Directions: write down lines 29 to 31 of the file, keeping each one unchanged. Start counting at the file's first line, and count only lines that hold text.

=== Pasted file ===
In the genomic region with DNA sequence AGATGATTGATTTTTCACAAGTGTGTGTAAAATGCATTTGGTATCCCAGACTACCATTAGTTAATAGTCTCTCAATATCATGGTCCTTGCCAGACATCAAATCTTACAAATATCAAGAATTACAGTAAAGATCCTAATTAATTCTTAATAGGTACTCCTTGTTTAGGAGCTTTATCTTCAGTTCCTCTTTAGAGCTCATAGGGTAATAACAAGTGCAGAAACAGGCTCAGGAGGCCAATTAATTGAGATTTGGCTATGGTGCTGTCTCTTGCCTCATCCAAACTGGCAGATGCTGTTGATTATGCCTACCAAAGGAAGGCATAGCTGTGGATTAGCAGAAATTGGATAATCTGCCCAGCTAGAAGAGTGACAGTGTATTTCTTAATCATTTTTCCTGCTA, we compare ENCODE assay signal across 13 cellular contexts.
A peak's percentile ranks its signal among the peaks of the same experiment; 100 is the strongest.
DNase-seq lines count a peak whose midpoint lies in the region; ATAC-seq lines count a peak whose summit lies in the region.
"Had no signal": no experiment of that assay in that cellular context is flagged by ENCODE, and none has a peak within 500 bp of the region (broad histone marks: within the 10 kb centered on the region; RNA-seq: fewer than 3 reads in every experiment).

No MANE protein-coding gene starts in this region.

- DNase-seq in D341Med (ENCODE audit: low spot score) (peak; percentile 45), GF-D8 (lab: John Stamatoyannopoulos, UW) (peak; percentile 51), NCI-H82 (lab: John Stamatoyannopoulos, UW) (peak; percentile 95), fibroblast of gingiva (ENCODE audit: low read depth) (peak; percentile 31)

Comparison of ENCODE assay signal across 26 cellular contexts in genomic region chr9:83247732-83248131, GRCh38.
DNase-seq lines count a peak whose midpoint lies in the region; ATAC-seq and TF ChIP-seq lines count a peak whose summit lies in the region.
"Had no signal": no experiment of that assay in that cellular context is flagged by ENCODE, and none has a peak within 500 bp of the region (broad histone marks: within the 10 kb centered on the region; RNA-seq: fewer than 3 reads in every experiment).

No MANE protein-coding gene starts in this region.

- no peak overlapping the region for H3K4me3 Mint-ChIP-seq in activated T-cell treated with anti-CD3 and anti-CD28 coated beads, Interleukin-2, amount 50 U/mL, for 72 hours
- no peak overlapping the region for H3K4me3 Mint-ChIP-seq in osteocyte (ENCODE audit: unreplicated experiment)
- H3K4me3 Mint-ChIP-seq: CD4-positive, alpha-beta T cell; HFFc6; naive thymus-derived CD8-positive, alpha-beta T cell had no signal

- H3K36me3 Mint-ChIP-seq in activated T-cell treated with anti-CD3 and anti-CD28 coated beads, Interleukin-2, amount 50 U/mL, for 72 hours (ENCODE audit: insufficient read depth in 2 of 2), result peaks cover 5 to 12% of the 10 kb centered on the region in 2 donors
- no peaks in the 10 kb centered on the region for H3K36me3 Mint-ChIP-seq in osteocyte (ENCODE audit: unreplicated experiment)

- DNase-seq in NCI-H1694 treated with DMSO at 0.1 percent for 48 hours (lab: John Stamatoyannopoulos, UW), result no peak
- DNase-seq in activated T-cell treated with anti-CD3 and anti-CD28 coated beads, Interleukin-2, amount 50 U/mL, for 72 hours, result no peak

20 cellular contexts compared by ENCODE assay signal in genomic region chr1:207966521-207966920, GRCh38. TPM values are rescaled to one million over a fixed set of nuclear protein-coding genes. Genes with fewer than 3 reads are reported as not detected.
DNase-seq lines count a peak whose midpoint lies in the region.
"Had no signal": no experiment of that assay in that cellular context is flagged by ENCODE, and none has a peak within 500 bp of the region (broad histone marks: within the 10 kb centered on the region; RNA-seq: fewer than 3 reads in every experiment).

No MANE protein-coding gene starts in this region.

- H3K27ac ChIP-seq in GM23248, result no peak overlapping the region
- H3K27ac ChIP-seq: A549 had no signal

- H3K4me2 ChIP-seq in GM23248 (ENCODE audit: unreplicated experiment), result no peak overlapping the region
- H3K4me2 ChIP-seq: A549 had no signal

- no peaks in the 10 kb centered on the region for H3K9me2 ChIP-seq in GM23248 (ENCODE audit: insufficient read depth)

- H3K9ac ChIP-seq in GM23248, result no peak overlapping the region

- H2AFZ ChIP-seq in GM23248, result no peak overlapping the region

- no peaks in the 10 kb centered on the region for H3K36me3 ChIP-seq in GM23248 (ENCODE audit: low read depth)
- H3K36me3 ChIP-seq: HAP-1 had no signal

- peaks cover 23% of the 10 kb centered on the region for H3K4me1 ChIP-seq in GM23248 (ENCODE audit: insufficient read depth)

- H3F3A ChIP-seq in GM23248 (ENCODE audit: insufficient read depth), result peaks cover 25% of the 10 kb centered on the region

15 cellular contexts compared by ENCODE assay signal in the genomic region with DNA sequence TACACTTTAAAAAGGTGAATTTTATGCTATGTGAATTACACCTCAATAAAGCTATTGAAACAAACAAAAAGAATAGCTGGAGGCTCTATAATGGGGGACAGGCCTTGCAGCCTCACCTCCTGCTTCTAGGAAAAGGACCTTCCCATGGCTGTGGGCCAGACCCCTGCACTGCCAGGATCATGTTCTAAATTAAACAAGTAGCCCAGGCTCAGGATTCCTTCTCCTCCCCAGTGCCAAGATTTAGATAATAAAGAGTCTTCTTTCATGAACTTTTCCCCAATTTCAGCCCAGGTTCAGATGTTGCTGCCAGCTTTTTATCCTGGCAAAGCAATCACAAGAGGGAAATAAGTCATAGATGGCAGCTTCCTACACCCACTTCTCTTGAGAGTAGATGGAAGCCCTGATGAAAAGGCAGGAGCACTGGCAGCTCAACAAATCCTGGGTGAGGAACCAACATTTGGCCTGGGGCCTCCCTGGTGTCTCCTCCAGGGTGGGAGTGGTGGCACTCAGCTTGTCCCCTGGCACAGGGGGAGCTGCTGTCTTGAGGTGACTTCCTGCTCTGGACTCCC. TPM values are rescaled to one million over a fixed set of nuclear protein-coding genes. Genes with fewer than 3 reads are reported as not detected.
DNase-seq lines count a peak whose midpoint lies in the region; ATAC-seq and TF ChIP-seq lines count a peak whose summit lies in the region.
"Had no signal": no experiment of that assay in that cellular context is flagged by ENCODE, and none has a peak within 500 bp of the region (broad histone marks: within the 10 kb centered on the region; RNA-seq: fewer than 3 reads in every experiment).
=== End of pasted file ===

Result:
- no peaks in the 10 kb centered on the region for H3K36me3 ChIP-seq in GM23248 (ENCODE audit: low read depth)
- H3K36me3 ChIP-seq: HAP-1 had no signal

- peaks cover 23% of the 10 kb centered on the region for H3K4me1 ChIP-seq in GM23248 (ENCODE audit: insufficient read depth)